In a larger sense, APIs have enabled some businesses to grow and expand. Instead of a business developing their own software for payment, communication, data integration, or any number of other actions, an API means external third-party software works perfectly within their internal systems.

In a macro example, the White House has released thousands of APIs that give the public access to information about the government, from finances, to healthcare, to agriculture. The public can find polling stations, information about food safety, or other beneficial information— freeing up valuable time.

Why Use An API?

APIs allow an organization to extend their own software and data usage to applications and data that they do not own. This allows a range of benefits such as increased functionality, cost-savings, tech innovation, and streamlined operations:

  • Increased functionality for customers: Businesses can offer customers an enhanced customer experience because they have access to whole new data sets and functions. For instance, when you embed a Google Map into your website, you saved the user from having to click on yet another website or application, saving them time, increasing the likelihood that they will be a repeat customer.
  • Save Money: Rather than hiring expensive developers to create custom software, companies can have seamless integrations across apps and programs together using APIs. Companies can leverage existing software, rather than developing their own, saving money on R&D.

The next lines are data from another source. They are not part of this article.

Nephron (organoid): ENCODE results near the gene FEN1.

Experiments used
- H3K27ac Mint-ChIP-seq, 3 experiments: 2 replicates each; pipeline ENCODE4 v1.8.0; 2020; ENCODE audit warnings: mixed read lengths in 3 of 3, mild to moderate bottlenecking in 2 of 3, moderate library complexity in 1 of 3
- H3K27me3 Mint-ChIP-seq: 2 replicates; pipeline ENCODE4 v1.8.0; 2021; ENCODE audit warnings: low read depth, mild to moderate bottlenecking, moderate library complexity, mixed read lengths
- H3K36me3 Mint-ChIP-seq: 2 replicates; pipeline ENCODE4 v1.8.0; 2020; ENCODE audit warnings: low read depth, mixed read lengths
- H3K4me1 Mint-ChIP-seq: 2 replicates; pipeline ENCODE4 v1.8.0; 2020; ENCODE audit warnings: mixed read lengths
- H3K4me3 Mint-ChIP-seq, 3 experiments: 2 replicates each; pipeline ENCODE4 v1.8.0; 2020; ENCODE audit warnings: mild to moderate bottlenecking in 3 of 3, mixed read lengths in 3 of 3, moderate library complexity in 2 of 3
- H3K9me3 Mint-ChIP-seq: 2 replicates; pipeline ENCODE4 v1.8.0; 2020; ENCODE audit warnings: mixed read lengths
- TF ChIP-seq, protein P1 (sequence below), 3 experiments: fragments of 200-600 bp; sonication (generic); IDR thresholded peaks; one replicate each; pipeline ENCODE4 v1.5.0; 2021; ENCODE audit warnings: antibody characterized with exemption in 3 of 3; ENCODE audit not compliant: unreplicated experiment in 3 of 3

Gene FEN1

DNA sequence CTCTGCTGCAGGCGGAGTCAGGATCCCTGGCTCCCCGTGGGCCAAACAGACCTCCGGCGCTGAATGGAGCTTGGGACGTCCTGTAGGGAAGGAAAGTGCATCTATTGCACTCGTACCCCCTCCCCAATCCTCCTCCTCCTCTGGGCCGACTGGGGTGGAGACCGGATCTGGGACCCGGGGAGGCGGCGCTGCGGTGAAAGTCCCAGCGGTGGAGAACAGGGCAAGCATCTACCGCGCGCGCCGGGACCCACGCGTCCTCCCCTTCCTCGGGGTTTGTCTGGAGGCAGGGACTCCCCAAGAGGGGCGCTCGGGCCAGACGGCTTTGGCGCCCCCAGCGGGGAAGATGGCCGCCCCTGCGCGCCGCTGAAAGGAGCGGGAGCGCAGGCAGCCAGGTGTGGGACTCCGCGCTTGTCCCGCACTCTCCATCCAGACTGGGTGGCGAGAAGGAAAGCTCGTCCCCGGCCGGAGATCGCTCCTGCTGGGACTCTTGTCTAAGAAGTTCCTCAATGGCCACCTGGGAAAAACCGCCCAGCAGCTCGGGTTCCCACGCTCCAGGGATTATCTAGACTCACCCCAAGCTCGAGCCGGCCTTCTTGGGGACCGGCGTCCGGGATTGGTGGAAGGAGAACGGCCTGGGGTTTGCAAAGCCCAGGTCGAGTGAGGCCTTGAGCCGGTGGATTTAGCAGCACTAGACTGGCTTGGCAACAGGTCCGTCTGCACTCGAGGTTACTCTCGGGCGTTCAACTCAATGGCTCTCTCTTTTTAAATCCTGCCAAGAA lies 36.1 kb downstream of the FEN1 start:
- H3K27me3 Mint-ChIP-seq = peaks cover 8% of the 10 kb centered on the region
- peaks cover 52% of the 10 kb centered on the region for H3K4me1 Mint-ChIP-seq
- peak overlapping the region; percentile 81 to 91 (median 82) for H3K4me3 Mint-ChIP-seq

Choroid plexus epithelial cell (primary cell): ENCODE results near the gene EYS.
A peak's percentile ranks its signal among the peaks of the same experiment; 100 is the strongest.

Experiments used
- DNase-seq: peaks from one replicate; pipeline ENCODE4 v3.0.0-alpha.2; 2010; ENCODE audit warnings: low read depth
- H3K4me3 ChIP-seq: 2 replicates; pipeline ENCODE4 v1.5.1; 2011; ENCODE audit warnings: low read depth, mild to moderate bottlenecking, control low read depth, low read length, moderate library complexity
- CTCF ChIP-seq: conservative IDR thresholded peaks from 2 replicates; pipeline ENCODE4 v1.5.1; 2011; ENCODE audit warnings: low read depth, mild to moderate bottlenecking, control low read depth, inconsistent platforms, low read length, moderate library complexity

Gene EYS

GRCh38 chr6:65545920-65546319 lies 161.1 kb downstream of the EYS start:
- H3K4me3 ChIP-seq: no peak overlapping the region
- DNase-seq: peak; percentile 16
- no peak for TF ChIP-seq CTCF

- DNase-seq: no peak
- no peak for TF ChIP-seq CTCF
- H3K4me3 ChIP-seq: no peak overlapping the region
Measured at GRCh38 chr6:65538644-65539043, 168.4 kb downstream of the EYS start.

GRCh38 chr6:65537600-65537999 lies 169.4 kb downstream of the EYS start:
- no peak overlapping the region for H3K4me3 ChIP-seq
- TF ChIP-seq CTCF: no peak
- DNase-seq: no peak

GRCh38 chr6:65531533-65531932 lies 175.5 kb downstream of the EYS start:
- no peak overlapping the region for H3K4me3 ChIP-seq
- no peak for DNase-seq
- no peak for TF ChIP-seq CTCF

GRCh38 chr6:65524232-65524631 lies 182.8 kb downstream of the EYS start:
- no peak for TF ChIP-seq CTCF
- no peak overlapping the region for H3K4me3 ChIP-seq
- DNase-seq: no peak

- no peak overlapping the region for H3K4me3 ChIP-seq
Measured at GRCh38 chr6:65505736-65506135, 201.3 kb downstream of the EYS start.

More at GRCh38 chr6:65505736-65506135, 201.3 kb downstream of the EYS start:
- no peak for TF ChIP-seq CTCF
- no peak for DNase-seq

• Save Time: There are no delays in software development, as the API is generally already written and just needs integration with each end.
  • Communicate Better:As new software is added to a business, APIs integrate everything together so the flow of information is seamless.
  • Link Seamlessly: Almost any smart appliance or application is now linked to the internet. From fridges to printers, modern technology is now a web of items. APIs allow these smart devices to connect for ease of printing or even ordering a coffee from your desk.
  • Extend Marketing Reach:. APIs from Facebook, Twitter, Instagram, Pinterest and other social media platforms allow for the easy sharing of blogs, information, or offers at the click of a button.
  • Encourage Innovation: With the security and functionality that APIs provide, developers are only limited by their imagination.
  • Streamline Operations: For instance, if a business is developing a travel app, an API allows a customer to go from the plane, to a rideshare, to the hotel, without having to leave the interface or login elsewhere. With APIs, businesses can link booking, payment, and fulfillment components together.
  • Innovate Faster: Faster innovation with less barriers to change. Ready-made APIs mean less developer time and faster results. Developers can adapt to a new software or program quickly and easily.

Many APIs are free with companies or developers giving the software away at no cost. This is generally because using their program extends the reach of the software and their push into a market, creating more users for them.

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Challenges of Developing and Integrating APIs

Aging or Fragmented Computer Systems